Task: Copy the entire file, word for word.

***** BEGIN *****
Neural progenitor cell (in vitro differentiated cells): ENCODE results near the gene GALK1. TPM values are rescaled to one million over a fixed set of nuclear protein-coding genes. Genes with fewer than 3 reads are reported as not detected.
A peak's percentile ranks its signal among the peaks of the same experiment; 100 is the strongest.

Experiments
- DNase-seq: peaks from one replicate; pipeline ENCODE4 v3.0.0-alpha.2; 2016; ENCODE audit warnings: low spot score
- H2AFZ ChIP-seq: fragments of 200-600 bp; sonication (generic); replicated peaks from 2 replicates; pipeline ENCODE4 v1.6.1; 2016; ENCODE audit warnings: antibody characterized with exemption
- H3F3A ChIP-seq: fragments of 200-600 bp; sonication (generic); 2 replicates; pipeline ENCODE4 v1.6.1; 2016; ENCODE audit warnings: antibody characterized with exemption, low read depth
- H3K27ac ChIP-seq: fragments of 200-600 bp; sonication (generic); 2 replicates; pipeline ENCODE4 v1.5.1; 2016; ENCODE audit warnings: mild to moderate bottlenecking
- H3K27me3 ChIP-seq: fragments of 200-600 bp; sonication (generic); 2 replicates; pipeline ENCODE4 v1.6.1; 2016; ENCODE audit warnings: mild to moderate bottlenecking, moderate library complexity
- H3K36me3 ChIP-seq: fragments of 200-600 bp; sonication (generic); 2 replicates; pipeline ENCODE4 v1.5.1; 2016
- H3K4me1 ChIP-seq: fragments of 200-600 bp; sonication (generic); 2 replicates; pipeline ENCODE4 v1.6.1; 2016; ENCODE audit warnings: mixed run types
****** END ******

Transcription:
Neural progenitor cell (in vitro differentiated cells): ENCODE results near the gene GALK1. TPM values are rescaled to one million over a fixed set of nuclear protein-coding genes. Genes with fewer than 3 reads are reported as not detected.
A peak's percentile ranks its signal among the peaks of the same experiment; 100 is the strongest.

Experiments
- DNase-seq: peaks from one replicate; pipeline ENCODE4 v3.0.0-alpha.2; 2016; ENCODE audit warnings: low spot score
- H2AFZ ChIP-seq: fragments of 200-600 bp; sonication (generic); replicated peaks from 2 replicates; pipeline ENCODE4 v1.6.1; 2016; ENCODE audit warnings: antibody characterized with exemption
- H3F3A ChIP-seq: fragments of 200-600 bp; sonication (generic); 2 replicates; pipeline ENCODE4 v1.6.1; 2016; ENCODE audit warnings: antibody characterized with exemption, low read depth
- H3K27ac ChIP-seq: fragments of 200-600 bp; sonication (generic); 2 replicates; pipeline ENCODE4 v1.5.1; 2016; ENCODE audit warnings: mild to moderate bottlenecking
- H3K27me3 ChIP-seq: fragments of 200-600 bp; sonication (generic); 2 replicates; pipeline ENCODE4 v1.6.1; 2016; ENCODE audit warnings: mild to moderate bottlenecking, moderate library complexity
- H3K36me3 ChIP-seq: fragments of 200-600 bp; sonication (generic); 2 replicates; pipeline ENCODE4 v1.5.1; 2016
- H3K4me1 ChIP-seq: fragments of 200-600 bp; sonication (generic); 2 replicates; pipeline ENCODE4 v1.6.1; 2016; ENCODE audit warnings: mixed run types